We’ve already become accustomed to using virtual meeting software including GoToMeeting, Skype and Google Hangouts for years now, but the experience is rarely as seamless as their marketing videos make it out to be. Between spotty connections, poor sound quality, sub-par lighting and less-than-desirable backgrounds, virtual meetings are still a work in progress. However if done correctly, the HoloLens/Skype experience that Microsoft wants you to have could revolutionize the future of virtual meetings with holographic explanatory gestures and split-screen viewing.
Virtual and Collaborative Rapid Prototyping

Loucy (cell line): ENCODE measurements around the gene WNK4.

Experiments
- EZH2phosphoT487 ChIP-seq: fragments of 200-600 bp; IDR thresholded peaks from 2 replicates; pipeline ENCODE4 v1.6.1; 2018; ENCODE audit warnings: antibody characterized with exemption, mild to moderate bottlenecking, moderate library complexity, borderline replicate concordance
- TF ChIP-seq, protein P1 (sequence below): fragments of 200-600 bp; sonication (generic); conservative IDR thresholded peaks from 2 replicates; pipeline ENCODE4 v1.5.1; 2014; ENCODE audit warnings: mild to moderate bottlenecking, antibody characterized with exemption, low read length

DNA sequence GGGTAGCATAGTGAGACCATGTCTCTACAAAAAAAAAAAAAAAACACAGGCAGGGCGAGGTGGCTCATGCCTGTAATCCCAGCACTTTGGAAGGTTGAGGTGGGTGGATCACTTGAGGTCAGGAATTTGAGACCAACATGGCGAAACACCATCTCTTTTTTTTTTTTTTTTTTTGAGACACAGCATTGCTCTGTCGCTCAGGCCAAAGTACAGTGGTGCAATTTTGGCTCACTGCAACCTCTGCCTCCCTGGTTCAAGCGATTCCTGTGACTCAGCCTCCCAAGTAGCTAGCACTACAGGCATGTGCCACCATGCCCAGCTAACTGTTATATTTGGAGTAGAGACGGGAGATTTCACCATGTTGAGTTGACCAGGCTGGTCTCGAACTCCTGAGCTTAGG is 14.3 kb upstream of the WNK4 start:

For teams that wear the HoloLens and are collaborating in a ‘war room’ or other project-specific brainstorming table, the use of HoloLens means that they can put 3D models into context on a table where the team can iterate on virtual prototypes in-context rather than through 2D imagery. When combined with a Cloud-based CAD package that allows for all team members to become involved, this means that a team of 12 designers and engineers could all be looking at the same model on a conference table while simultaneously making adjustments in real-time while discussing it. We’ve seen similar augmented reality applications with tablets – such as the augmented reality feature for SolidWorks’ E-Drawings app – however it is restricted to an iPad screen and relies on a QR code…which isn’t always reliable.
Virtual and Interactive Brainstorming Whiteboards